The Music Unlimited may offer a nice additional functionality to the PS4 experience, however if users are already firmly entrenched in the Spotify or iTunes ecosystems, it may be just as easy to allow your laptop to provide your gaming soundtrack.
Sony is taking a slightly different approach for its Video Unlimited (VU) streaming service. Unlike the music service, VU will be available a la carte rather than buffet style. Also, the VU service will compete directly with other established streaming services like Netflix, Amazon Instant Video, and Hulu Plus, which are also available on the PS4.
VU's prices are on par with other established services: around $4 to rent a SD film and $5 for an HD (or $15 to purchase), while TV episodes are roughly $2 for SD and $3 for HD.
However, unlike other a-la-carte video streaming services, VU does not currently allow users to purchase bundled seasons of TV shows, though the company promises that that ability will come in the first half of next year.
Another shortfall for VU is the fact that it is currently only available within the Sony ecosystem through the PS4 or other PlayStation Portable devices, on Sony TVs, or through Sony's Media Go for Windows client. However, the company promises that it will offer web playback within the next six months.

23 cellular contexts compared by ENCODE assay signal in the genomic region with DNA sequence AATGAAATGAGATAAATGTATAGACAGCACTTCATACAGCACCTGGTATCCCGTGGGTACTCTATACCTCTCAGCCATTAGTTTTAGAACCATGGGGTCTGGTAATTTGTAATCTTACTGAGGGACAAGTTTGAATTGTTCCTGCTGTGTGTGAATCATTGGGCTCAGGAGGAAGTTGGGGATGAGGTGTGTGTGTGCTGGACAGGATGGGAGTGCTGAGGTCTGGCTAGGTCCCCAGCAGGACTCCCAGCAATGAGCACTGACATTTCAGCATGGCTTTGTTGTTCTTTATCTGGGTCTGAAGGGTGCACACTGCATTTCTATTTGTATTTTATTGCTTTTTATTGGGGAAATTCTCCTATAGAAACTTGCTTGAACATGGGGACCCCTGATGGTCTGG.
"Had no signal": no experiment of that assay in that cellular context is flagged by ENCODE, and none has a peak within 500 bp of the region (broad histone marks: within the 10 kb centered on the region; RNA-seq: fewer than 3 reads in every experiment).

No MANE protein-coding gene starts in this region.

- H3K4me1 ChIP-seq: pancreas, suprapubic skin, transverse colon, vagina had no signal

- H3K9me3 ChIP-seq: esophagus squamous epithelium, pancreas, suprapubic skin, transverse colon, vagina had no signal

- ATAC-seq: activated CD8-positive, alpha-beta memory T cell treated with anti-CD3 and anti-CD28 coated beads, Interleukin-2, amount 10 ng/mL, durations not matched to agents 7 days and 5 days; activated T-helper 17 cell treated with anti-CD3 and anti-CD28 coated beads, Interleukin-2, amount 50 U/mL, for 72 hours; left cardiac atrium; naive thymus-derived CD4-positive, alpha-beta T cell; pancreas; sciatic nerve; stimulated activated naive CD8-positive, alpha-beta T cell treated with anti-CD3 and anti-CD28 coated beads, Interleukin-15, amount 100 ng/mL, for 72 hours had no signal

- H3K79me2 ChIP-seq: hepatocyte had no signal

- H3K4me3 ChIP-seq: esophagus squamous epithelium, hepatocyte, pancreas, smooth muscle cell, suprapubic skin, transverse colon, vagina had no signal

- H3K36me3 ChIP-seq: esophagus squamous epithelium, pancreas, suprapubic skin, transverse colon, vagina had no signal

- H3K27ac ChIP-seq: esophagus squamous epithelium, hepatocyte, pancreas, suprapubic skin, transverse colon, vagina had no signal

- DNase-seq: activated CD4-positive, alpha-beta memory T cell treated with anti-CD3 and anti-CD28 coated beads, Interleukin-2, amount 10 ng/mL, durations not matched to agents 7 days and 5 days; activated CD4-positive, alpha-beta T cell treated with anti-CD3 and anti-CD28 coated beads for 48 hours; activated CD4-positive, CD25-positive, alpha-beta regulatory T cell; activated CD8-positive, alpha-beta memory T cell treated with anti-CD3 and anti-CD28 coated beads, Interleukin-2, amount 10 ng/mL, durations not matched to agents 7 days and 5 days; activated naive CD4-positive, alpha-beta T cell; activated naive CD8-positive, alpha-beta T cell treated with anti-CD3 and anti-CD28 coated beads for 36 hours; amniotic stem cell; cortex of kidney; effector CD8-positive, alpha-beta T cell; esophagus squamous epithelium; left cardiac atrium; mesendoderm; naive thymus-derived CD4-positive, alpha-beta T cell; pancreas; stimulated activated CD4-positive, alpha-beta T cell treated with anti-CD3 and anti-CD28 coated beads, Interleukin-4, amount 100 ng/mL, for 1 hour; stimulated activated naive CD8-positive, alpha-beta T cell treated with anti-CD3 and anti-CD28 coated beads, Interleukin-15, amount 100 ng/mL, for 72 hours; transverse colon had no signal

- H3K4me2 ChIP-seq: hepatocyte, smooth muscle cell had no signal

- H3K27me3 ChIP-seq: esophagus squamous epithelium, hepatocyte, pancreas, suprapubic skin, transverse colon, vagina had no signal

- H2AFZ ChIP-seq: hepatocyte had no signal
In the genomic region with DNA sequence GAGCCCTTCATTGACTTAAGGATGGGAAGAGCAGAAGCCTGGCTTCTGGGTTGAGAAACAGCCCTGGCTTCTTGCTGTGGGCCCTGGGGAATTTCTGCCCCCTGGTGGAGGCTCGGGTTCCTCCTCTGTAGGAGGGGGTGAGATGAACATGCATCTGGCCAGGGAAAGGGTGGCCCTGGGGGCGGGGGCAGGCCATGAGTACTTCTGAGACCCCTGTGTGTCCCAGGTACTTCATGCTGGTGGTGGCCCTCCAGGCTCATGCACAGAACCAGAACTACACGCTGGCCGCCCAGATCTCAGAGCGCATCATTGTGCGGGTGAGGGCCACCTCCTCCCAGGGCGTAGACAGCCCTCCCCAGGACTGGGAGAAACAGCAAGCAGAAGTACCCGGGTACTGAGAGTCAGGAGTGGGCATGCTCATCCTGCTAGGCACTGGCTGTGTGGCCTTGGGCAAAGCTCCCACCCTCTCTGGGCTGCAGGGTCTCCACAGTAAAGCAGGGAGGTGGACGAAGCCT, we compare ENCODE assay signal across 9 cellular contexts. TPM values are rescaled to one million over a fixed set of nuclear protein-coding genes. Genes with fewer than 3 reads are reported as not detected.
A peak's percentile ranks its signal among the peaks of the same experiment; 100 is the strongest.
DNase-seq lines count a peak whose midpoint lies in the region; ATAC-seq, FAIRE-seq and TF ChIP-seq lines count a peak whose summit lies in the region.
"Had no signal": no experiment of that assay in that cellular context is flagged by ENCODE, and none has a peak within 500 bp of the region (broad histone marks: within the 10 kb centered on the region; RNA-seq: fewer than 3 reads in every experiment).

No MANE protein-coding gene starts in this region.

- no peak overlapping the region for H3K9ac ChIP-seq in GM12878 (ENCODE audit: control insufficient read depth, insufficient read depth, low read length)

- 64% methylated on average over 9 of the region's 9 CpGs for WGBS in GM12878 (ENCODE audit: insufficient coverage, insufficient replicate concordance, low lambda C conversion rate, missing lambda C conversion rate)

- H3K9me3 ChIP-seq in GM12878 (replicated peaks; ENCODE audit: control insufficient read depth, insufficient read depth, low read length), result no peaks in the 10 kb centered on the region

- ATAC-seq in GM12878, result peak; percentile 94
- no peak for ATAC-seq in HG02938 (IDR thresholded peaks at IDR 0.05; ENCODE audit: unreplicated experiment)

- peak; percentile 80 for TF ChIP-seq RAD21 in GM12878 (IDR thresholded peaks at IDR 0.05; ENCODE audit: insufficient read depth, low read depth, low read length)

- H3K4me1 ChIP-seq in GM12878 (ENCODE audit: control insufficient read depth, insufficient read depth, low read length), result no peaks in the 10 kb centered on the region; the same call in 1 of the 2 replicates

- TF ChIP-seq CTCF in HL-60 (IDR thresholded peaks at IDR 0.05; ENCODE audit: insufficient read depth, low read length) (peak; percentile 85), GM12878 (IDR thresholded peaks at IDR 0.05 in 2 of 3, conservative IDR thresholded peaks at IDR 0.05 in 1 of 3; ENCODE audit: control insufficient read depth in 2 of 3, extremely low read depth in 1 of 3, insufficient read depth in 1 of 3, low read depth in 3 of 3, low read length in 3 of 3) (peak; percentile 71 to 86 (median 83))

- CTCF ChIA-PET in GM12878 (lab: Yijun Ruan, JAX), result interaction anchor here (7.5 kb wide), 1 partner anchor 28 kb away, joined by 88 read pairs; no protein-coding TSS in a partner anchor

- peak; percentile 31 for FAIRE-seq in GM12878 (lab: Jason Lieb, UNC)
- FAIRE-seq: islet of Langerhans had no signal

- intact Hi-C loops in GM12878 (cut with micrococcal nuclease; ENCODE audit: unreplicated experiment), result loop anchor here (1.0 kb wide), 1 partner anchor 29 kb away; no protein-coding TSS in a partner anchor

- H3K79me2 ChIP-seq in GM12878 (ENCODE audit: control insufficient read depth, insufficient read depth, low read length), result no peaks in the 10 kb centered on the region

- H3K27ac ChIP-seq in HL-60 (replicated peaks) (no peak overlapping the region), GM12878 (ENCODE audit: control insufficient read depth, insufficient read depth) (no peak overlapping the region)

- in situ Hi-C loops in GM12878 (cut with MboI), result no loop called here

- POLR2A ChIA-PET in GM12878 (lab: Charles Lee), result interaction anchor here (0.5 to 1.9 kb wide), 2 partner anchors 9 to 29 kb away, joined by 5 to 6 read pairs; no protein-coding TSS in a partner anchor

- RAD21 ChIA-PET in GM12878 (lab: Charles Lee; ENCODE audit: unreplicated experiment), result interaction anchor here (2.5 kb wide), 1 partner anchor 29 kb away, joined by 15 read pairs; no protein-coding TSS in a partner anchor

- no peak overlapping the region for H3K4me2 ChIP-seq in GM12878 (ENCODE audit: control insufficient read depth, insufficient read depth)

VU offers a very Netflix-like scene-search interface and, like Netflix, will drop the streaming quality of the content before it re-buffers.
The execs in charge of VU's development were quick to point out the quickness with which content loaded. And, to be sure, the films on VU appeared to load quicker than Netflix, but only by a matter of seconds if that's important to you.
(We should also note that I had access to the PS4 system in a very controlled environment).
While the inclusion of competing established video services will make the PS4 a better home companion for consumers, it will probably also relegate Video Unlimited to be some also-ran piece of console bloatware.
If the PS4 is the smash hit everyone expects, Sony has a real opportunity to step into the streaming-media game. However, as the duo of services are now, their limited ecosystem will probably make them little more than something gamers' eyeballs quickly ignore on their way to play Call of Duty.
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